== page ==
2016 will go down in the annals of history as the year that the world changed course. Hitherto, since the 1970s, the main theme of global economic development was globalisation – the idea that international borders were inimical to economic development; that tariff-free trade went hand in hand with the free flows of goods, capital and labour; and that it was natural for manufacturing companies to shift production to offshore locations where labour was cheaper.
With the advent of Brexit and an existential crisis emerging in the European Union, plus the election of Donald Trump as President of the USA on a ticket of renegotiating trade deals with NAFTA and China, there appears to be a backlash against globalisation. What’s more, many of the forces that have impelled globalisation – especially differential labour costs – are now going into reverse.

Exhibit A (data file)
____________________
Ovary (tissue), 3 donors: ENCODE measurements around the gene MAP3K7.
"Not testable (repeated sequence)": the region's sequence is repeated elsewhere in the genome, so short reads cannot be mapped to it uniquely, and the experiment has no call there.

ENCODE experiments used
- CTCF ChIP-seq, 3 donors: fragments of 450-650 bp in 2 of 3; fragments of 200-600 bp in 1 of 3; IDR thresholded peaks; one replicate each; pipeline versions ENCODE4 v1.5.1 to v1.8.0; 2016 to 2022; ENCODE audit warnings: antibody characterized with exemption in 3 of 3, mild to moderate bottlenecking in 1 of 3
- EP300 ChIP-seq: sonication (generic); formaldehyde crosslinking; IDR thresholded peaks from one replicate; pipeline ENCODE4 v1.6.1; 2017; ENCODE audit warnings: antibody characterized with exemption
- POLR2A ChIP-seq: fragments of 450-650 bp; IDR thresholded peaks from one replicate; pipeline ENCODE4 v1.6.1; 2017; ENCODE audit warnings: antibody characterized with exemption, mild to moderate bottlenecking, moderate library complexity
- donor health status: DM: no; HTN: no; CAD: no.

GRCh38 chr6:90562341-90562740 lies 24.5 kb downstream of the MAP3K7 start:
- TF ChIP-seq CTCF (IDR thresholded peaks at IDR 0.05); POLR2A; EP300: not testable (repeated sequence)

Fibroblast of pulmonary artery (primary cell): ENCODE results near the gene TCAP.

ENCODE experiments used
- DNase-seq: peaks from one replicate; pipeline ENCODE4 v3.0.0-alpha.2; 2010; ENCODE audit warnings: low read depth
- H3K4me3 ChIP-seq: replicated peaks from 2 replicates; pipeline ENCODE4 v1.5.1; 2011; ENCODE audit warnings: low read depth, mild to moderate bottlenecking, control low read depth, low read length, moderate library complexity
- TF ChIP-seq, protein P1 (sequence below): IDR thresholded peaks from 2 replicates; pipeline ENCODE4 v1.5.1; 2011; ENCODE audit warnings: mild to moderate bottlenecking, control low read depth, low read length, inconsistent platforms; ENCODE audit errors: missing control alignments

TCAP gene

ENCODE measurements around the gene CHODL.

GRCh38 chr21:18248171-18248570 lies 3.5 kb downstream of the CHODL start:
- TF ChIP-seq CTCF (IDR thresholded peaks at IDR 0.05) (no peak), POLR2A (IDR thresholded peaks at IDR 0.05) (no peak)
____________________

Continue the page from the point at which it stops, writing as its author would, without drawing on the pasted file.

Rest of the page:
Don’t panic. The opposite of globalisation is not protectionism – but rather the resurgence of economic nationalism. Though, I call it economic rationalism. As I shall explain, this has been a much more preponderant force in global geopolitics than is commonly understood – and has never really gone away.
But what would a post-globalisation world look like? Who would be the winners and losers? And how can investors position themselves to profit from this trend?